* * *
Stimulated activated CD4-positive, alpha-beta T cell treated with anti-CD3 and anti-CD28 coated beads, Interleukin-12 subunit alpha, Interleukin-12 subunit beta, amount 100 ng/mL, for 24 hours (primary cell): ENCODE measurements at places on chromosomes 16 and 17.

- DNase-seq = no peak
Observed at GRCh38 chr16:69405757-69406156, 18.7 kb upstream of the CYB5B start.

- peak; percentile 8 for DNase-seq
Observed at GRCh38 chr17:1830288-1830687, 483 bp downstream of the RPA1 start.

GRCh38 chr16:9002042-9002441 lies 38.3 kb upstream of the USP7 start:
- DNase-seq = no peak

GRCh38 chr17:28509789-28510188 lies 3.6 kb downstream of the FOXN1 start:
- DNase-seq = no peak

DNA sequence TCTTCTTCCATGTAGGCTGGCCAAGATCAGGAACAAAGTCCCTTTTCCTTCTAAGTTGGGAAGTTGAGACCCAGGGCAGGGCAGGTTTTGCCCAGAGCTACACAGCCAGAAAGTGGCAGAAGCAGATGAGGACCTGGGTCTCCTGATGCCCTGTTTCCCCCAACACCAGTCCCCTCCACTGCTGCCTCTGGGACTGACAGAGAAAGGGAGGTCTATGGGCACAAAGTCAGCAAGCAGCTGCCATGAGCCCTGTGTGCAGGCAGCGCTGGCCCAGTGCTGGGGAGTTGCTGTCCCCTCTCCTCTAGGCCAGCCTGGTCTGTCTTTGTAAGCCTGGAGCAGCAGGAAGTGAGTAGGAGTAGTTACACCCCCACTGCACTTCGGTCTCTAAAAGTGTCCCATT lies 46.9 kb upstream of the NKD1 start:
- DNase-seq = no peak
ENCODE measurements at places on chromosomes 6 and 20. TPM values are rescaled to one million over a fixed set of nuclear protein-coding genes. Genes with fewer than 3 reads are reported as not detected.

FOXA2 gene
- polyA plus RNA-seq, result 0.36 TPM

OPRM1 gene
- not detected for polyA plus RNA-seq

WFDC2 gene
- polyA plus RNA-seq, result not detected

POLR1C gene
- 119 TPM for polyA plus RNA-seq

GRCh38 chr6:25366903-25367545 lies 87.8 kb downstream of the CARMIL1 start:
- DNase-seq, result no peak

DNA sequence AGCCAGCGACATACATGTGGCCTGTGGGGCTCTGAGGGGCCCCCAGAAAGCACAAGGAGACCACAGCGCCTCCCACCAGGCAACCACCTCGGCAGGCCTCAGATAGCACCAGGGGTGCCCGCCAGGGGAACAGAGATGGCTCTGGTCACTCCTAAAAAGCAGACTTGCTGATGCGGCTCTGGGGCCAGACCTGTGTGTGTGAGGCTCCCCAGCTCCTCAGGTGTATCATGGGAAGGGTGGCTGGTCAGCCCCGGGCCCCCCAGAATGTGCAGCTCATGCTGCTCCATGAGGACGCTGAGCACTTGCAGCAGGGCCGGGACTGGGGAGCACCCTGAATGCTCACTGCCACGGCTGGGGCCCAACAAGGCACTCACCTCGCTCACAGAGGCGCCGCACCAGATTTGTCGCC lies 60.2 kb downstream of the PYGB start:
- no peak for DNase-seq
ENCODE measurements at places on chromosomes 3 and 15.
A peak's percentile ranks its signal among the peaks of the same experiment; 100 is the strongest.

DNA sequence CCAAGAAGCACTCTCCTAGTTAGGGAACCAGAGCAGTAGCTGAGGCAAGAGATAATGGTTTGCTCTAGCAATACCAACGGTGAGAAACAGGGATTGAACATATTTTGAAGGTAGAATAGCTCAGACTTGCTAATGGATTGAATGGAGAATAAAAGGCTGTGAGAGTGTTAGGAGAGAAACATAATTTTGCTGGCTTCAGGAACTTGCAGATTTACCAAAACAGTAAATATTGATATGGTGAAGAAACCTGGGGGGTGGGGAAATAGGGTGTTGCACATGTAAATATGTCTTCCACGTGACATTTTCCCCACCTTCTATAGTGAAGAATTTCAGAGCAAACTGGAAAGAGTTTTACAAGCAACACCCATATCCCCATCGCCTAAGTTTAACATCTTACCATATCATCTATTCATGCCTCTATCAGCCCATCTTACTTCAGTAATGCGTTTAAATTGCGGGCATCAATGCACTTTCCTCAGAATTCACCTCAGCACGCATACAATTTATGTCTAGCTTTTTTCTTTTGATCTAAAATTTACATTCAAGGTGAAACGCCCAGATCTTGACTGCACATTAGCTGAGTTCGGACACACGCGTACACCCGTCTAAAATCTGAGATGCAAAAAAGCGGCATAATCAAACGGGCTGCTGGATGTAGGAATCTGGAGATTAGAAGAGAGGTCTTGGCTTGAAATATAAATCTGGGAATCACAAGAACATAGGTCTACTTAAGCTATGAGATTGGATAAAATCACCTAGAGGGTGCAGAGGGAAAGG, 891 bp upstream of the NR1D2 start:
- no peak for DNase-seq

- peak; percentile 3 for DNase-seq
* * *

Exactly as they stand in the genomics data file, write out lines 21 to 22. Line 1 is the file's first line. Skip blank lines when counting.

GRCh38 chr6:25366903-25367545 lies 87.8 kb downstream of the CARMIL1 start:
- DNase-seq, result no peak